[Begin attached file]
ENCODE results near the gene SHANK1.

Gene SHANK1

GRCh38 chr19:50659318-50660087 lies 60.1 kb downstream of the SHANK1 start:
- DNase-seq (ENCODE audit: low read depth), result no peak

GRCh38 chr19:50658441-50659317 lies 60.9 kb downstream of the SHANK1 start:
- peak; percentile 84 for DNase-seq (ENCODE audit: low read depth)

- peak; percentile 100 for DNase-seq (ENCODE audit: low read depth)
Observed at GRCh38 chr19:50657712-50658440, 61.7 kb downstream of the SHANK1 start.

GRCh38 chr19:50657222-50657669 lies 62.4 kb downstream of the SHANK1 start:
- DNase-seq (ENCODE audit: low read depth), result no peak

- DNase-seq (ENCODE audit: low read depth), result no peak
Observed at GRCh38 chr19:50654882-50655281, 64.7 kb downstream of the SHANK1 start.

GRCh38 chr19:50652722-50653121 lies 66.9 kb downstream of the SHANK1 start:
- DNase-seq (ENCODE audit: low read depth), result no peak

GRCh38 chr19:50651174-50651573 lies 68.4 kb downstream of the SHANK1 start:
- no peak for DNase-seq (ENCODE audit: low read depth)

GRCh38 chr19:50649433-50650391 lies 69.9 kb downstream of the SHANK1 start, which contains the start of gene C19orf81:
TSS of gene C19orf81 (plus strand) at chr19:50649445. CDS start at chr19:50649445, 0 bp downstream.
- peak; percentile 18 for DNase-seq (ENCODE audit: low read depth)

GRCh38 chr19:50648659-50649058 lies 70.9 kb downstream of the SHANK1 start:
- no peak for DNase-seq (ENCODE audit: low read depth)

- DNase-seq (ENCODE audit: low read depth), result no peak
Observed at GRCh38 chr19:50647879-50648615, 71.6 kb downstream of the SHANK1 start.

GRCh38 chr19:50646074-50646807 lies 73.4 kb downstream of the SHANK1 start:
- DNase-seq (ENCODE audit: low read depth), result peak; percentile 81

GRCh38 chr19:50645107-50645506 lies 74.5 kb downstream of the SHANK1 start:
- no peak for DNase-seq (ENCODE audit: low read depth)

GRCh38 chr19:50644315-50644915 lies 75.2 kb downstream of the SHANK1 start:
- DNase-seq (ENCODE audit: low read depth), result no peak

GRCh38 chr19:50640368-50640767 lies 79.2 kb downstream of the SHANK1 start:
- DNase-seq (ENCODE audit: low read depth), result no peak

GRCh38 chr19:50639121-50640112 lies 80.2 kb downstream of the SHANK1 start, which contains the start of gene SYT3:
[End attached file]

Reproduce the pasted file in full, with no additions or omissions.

ENCODE results near the gene SHANK1.

Gene SHANK1

GRCh38 chr19:50659318-50660087 lies 60.1 kb downstream of the SHANK1 start:
- DNase-seq (ENCODE audit: low read depth), result no peak

GRCh38 chr19:50658441-50659317 lies 60.9 kb downstream of the SHANK1 start:
- peak; percentile 84 for DNase-seq (ENCODE audit: low read depth)

- peak; percentile 100 for DNase-seq (ENCODE audit: low read depth)
Observed at GRCh38 chr19:50657712-50658440, 61.7 kb downstream of the SHANK1 start.

GRCh38 chr19:50657222-50657669 lies 62.4 kb downstream of the SHANK1 start:
- DNase-seq (ENCODE audit: low read depth), result no peak

- DNase-seq (ENCODE audit: low read depth), result no peak
Observed at GRCh38 chr19:50654882-50655281, 64.7 kb downstream of the SHANK1 start.

GRCh38 chr19:50652722-50653121 lies 66.9 kb downstream of the SHANK1 start:
- DNase-seq (ENCODE audit: low read depth), result no peak

GRCh38 chr19:50651174-50651573 lies 68.4 kb downstream of the SHANK1 start:
- no peak for DNase-seq (ENCODE audit: low read depth)

GRCh38 chr19:50649433-50650391 lies 69.9 kb downstream of the SHANK1 start, which contains the start of gene C19orf81:
TSS of gene C19orf81 (plus strand) at chr19:50649445. CDS start at chr19:50649445, 0 bp downstream.
- peak; percentile 18 for DNase-seq (ENCODE audit: low read depth)

GRCh38 chr19:50648659-50649058 lies 70.9 kb downstream of the SHANK1 start:
- no peak for DNase-seq (ENCODE audit: low read depth)

- DNase-seq (ENCODE audit: low read depth), result no peak
Observed at GRCh38 chr19:50647879-50648615, 71.6 kb downstream of the SHANK1 start.

GRCh38 chr19:50646074-50646807 lies 73.4 kb downstream of the SHANK1 start:
- DNase-seq (ENCODE audit: low read depth), result peak; percentile 81

GRCh38 chr19:50645107-50645506 lies 74.5 kb downstream of the SHANK1 start:
- no peak for DNase-seq (ENCODE audit: low read depth)

GRCh38 chr19:50644315-50644915 lies 75.2 kb downstream of the SHANK1 start:
- DNase-seq (ENCODE audit: low read depth), result no peak

GRCh38 chr19:50640368-50640767 lies 79.2 kb downstream of the SHANK1 start:
- DNase-seq (ENCODE audit: low read depth), result no peak

GRCh38 chr19:50639121-50640112 lies 80.2 kb downstream of the SHANK1 start, which contains the start of gene SYT3: